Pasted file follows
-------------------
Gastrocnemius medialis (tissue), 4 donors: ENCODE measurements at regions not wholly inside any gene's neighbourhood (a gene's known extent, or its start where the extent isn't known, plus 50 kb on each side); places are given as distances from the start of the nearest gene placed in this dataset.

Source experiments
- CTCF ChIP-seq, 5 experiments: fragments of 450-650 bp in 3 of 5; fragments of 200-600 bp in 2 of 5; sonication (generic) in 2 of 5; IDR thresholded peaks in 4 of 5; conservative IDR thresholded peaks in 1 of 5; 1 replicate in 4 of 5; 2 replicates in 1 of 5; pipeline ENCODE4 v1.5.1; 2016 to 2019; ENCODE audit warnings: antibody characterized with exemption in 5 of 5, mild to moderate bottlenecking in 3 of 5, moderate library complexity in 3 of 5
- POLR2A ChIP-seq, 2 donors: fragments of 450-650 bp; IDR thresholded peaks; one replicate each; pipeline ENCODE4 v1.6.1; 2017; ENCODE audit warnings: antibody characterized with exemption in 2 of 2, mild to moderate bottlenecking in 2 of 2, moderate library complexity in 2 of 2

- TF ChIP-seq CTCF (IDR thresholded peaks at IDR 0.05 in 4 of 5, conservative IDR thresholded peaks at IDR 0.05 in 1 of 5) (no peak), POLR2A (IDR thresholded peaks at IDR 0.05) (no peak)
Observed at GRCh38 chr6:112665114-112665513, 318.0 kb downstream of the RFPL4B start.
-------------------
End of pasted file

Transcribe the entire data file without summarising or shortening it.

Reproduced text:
Gastrocnemius medialis (tissue), 4 donors: ENCODE measurements at regions not wholly inside any gene's neighbourhood (a gene's known extent, or its start where the extent isn't known, plus 50 kb on each side); places are given as distances from the start of the nearest gene placed in this dataset.

Source experiments
- CTCF ChIP-seq, 5 experiments: fragments of 450-650 bp in 3 of 5; fragments of 200-600 bp in 2 of 5; sonication (generic) in 2 of 5; IDR thresholded peaks in 4 of 5; conservative IDR thresholded peaks in 1 of 5; 1 replicate in 4 of 5; 2 replicates in 1 of 5; pipeline ENCODE4 v1.5.1; 2016 to 2019; ENCODE audit warnings: antibody characterized with exemption in 5 of 5, mild to moderate bottlenecking in 3 of 5, moderate library complexity in 3 of 5
- POLR2A ChIP-seq, 2 donors: fragments of 450-650 bp; IDR thresholded peaks; one replicate each; pipeline ENCODE4 v1.6.1; 2017; ENCODE audit warnings: antibody characterized with exemption in 2 of 2, mild to moderate bottlenecking in 2 of 2, moderate library complexity in 2 of 2

- TF ChIP-seq CTCF (IDR thresholded peaks at IDR 0.05 in 4 of 5, conservative IDR thresholded peaks at IDR 0.05 in 1 of 5) (no peak), POLR2A (IDR thresholded peaks at IDR 0.05) (no peak)
Observed at GRCh38 chr6:112665114-112665513, 318.0 kb downstream of the RFPL4B start.